China has joined an international initiative supporting fair distribution of COVID-19 vaccines across the globe, the country’s foreign ministry said Friday.
Aiming to distribute vaccines equally among participating countries according to their size, the so-called COVAX scheme is an attempt to avoid vaccine-producing countries prioritizing their own populations and allies over countries more in need.
The move came after the country’s leaders had vowed repeatedly to provide vaccine support to allied developing countries such as Cambodia and Laos. President Xi Jinping had also said during a health conference in May that once a COVID-19 vaccine becomes available in China, it “will be made a global public good.”
China is one of the front-runners in COVID-19 vaccine development. Chinese institutions are behind five of the 11 candidates that have so far been approved for large-scale human trials across the globe.
Since July, Beijing has approved at least three experimental vaccines for “emergency use,” which have been administered mainly to high-risk people such as frontline medical workers. Wu Guizhen, a senior official at China’s Center for Disease Control and Prevention, said last month that the country would have a COVID-19 vaccine ready by November or December this year, without referring to any specific candidate.
China joins at least 168 countries — potential vaccine producers Russia and the U.S. notably not among them — in signing up to the COVAX Facility initiative, which is led by the World Health Organization; Gavi, the Vaccine Alliance; and the Coalition for Epidemic Preparedness Innovations. It aims to make shots available first to “prioritized target groups” like frontline medical workers or the elderly, whom the WHO estimates to make up around one-fifth of a given country’s population.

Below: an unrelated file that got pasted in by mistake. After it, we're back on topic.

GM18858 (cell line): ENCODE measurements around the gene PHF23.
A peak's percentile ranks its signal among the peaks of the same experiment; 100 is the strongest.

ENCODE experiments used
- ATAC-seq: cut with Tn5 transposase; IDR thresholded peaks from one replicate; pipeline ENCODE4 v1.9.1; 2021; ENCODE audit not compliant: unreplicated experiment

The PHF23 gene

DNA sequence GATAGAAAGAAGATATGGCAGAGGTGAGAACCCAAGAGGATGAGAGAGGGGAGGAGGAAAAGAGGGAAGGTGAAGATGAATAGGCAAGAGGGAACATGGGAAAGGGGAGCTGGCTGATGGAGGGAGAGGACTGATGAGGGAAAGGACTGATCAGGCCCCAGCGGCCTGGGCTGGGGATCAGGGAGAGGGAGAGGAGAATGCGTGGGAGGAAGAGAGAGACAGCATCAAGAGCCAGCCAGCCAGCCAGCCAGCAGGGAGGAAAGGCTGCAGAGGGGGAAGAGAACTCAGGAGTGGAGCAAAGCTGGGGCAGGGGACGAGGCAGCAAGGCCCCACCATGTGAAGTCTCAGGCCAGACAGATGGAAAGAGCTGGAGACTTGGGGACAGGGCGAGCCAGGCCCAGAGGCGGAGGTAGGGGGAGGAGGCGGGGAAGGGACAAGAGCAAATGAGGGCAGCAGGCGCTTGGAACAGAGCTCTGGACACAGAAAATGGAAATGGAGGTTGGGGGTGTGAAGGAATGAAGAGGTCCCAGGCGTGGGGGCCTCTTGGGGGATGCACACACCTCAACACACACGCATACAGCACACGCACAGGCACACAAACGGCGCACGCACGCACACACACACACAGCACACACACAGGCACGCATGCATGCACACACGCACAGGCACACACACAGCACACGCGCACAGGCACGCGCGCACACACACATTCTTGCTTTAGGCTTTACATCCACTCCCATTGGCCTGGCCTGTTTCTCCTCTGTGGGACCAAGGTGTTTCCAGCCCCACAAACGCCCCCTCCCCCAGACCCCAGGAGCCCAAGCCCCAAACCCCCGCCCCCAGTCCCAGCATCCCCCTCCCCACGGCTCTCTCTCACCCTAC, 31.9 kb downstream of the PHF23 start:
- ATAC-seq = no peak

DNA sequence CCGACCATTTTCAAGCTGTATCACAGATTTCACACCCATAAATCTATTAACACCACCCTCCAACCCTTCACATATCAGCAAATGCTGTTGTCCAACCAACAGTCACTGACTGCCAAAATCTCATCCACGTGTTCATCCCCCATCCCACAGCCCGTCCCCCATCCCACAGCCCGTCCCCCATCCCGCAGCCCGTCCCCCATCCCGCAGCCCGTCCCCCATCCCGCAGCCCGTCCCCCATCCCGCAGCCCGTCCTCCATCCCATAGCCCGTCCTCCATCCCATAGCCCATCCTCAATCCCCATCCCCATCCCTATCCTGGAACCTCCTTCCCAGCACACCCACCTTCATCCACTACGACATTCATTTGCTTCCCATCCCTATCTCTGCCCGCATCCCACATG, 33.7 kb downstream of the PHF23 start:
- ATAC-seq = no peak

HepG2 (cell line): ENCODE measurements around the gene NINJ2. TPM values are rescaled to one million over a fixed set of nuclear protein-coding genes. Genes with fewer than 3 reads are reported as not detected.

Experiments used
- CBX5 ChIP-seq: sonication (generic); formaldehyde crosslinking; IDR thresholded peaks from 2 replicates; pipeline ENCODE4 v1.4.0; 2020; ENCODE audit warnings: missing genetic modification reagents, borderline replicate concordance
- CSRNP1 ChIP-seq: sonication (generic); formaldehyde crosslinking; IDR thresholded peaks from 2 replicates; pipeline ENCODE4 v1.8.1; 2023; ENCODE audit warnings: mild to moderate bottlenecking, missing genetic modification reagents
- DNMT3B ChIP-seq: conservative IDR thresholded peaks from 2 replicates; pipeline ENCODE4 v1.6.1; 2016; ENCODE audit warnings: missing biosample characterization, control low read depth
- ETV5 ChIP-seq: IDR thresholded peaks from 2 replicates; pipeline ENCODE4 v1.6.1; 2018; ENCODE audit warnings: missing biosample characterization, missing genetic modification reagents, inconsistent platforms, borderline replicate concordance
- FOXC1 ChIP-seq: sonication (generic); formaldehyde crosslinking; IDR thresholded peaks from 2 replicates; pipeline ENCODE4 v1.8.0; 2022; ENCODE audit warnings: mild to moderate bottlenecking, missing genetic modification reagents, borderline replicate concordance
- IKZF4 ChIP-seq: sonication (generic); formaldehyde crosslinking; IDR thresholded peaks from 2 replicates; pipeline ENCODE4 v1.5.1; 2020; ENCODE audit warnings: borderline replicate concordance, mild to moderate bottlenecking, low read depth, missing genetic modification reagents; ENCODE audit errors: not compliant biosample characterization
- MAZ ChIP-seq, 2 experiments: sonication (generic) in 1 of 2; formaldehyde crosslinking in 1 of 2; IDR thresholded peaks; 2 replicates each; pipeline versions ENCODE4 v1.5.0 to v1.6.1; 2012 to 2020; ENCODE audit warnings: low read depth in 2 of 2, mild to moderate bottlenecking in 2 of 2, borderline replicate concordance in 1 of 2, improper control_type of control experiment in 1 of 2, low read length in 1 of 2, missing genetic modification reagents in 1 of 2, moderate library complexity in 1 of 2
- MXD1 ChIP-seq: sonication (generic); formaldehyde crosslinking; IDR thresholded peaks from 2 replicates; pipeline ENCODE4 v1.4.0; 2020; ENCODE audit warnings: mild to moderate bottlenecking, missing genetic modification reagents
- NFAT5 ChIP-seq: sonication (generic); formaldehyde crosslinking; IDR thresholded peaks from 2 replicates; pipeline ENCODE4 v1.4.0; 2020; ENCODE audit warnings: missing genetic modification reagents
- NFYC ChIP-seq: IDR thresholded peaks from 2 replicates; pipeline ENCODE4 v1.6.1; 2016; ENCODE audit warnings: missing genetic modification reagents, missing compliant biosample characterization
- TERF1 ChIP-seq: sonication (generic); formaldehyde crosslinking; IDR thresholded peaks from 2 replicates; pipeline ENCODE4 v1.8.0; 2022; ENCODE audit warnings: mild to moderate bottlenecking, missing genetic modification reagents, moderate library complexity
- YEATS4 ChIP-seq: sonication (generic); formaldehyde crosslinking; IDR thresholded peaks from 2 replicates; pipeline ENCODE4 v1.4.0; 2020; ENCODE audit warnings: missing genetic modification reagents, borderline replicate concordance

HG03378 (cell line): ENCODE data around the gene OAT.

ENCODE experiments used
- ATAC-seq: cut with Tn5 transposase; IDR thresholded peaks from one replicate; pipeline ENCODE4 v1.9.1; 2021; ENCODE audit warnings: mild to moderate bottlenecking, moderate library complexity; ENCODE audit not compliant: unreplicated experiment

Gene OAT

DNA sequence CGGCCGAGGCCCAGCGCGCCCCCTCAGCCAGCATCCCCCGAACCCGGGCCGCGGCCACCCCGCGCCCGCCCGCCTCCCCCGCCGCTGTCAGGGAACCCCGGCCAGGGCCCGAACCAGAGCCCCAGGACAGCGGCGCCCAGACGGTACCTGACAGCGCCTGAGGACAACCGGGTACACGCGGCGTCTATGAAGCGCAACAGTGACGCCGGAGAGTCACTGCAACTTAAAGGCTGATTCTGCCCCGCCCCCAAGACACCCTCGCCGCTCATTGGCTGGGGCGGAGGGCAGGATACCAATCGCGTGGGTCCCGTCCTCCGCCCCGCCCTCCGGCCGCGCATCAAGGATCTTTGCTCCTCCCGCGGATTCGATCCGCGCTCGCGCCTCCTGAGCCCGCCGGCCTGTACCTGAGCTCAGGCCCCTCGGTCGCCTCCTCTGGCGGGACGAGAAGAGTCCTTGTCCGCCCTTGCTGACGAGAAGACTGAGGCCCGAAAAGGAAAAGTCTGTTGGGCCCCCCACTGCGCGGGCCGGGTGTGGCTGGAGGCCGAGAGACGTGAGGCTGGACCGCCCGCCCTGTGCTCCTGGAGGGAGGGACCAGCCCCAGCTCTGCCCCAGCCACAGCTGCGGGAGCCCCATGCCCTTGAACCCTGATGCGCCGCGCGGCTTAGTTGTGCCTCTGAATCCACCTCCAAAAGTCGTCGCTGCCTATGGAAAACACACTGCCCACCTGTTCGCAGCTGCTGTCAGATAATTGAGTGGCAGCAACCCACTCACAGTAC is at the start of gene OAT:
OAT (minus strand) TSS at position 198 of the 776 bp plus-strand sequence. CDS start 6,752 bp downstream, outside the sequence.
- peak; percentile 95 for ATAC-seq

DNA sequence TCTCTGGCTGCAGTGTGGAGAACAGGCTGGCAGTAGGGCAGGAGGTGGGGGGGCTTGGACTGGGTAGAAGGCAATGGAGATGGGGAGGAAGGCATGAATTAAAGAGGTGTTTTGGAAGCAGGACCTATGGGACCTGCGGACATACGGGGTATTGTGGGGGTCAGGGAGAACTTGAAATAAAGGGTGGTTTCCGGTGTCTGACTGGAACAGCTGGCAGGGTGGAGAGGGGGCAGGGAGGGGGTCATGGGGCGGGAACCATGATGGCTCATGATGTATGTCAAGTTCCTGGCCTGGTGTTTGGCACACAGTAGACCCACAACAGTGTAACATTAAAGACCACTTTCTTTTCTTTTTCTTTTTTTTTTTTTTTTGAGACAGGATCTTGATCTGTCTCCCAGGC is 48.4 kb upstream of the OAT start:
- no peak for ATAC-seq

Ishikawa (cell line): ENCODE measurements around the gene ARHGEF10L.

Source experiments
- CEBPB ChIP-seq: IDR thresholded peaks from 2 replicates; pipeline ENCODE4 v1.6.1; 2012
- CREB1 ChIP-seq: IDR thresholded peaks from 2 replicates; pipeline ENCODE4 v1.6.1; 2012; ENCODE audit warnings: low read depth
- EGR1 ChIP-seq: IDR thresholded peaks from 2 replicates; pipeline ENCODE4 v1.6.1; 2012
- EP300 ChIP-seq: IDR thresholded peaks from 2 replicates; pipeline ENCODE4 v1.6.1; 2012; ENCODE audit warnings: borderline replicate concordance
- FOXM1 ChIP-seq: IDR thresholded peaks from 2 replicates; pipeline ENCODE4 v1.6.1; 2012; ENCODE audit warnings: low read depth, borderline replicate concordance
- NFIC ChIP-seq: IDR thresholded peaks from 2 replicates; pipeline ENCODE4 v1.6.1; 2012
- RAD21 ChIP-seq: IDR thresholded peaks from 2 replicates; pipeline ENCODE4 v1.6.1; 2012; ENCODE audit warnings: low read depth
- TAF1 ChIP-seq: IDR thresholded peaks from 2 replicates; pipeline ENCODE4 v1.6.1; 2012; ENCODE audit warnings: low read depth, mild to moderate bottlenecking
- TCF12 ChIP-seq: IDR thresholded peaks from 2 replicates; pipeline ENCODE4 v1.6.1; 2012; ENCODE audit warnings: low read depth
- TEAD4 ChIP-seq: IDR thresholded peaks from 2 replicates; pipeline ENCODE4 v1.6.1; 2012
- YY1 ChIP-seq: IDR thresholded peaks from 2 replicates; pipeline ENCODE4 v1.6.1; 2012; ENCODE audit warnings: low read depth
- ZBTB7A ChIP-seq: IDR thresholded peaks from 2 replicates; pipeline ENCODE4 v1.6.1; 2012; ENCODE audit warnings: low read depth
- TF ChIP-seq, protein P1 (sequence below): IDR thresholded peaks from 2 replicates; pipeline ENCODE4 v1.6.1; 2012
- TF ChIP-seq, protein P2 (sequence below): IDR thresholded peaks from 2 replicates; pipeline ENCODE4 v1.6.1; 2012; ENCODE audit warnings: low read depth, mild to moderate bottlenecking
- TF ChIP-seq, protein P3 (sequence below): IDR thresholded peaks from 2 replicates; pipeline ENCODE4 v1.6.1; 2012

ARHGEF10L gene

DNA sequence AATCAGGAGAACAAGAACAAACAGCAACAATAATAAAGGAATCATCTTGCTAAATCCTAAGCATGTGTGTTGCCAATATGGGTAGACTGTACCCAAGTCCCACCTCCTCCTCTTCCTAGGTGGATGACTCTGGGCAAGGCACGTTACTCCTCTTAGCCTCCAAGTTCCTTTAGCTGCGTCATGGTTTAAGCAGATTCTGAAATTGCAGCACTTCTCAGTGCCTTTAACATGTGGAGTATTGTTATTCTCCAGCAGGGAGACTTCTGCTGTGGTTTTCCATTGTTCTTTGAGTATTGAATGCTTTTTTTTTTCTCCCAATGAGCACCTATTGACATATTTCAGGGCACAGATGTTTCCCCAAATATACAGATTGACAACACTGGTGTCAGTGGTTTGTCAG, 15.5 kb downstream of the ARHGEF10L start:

Any vaccines approved for use will likely be in short supply initially. For example, Sinopharm, a state-owned pharmaceutical company that has two vaccines in the last stage of human trials, can make around 300 million doses per year, its CEO Liu Jingzhen said last month. If the company’s vaccines follow a two-dose schedule, as has been the case in clinical trials, yearly production would only be enough for about 10% of China’s 1.4 billion people.
Though the global supply of vaccines will likely rely on a variety of companies and countries, China deciding to share might present difficult decisions, Klaus Stöhr, an epidemic expert who previously worked at the WHO, told Nature on Thursday.
“The number of doses available in China will by far be too little to permit export unless a political decision is taken to ship vaccines overseas despite still-existing vaccine needs in China,” he said.
Editor: Kevin Schoenmakers.
(Header image: A volunteer is injected with an experimental coronavirus vaccine in Wuhan, Hubei province, April 15, 2020. People Visual)